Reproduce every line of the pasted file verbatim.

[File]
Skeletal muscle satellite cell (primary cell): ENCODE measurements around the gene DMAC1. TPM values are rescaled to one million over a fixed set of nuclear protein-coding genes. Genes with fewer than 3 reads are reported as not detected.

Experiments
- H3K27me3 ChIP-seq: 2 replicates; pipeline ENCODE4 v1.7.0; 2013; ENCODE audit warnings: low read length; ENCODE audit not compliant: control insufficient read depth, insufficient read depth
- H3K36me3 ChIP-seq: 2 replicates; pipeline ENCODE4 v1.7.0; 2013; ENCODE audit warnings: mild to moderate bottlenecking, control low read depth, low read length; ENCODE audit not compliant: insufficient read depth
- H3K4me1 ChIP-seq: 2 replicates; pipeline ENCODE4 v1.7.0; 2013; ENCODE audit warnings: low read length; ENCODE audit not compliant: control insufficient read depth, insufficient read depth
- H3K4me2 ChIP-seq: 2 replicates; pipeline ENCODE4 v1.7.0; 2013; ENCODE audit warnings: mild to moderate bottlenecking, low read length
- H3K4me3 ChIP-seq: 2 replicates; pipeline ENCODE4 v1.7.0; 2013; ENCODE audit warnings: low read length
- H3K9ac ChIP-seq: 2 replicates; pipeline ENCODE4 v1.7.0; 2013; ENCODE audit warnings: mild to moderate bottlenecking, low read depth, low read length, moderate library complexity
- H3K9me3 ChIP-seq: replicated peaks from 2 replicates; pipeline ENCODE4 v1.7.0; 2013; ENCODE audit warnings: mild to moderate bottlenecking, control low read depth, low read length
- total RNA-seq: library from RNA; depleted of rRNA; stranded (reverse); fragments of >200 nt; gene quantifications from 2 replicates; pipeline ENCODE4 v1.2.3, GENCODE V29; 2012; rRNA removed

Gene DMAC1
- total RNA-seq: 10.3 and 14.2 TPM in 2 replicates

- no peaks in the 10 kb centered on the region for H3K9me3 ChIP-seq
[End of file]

Skeletal muscle satellite cell (primary cell): ENCODE measurements around the gene DMAC1. TPM values are rescaled to one million over a fixed set of nuclear protein-coding genes. Genes with fewer than 3 reads are reported as not detected.

Experiments
- H3K27me3 ChIP-seq: 2 replicates; pipeline ENCODE4 v1.7.0; 2013; ENCODE audit warnings: low read length; ENCODE audit not compliant: control insufficient read depth, insufficient read depth
- H3K36me3 ChIP-seq: 2 replicates; pipeline ENCODE4 v1.7.0; 2013; ENCODE audit warnings: mild to moderate bottlenecking, control low read depth, low read length; ENCODE audit not compliant: insufficient read depth
- H3K4me1 ChIP-seq: 2 replicates; pipeline ENCODE4 v1.7.0; 2013; ENCODE audit warnings: low read length; ENCODE audit not compliant: control insufficient read depth, insufficient read depth
- H3K4me2 ChIP-seq: 2 replicates; pipeline ENCODE4 v1.7.0; 2013; ENCODE audit warnings: mild to moderate bottlenecking, low read length
- H3K4me3 ChIP-seq: 2 replicates; pipeline ENCODE4 v1.7.0; 2013; ENCODE audit warnings: low read length
- H3K9ac ChIP-seq: 2 replicates; pipeline ENCODE4 v1.7.0; 2013; ENCODE audit warnings: mild to moderate bottlenecking, low read depth, low read length, moderate library complexity
- H3K9me3 ChIP-seq: replicated peaks from 2 replicates; pipeline ENCODE4 v1.7.0; 2013; ENCODE audit warnings: mild to moderate bottlenecking, control low read depth, low read length
- total RNA-seq: library from RNA; depleted of rRNA; stranded (reverse); fragments of >200 nt; gene quantifications from 2 replicates; pipeline ENCODE4 v1.2.3, GENCODE V29; 2012; rRNA removed

Gene DMAC1
- total RNA-seq: 10.3 and 14.2 TPM in 2 replicates

- no peaks in the 10 kb centered on the region for H3K9me3 ChIP-seq